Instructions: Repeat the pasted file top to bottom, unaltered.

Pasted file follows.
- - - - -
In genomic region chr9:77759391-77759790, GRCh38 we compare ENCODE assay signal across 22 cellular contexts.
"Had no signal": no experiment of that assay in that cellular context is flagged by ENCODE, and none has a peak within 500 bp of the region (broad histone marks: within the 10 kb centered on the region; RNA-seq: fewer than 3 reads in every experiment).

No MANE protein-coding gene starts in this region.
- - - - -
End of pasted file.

In genomic region chr9:77759391-77759790, GRCh38 we compare ENCODE assay signal across 22 cellular contexts.
"Had no signal": no experiment of that assay in that cellular context is flagged by ENCODE, and none has a peak within 500 bp of the region (broad histone marks: within the 10 kb centered on the region; RNA-seq: fewer than 3 reads in every experiment).

No MANE protein-coding gene starts in this region.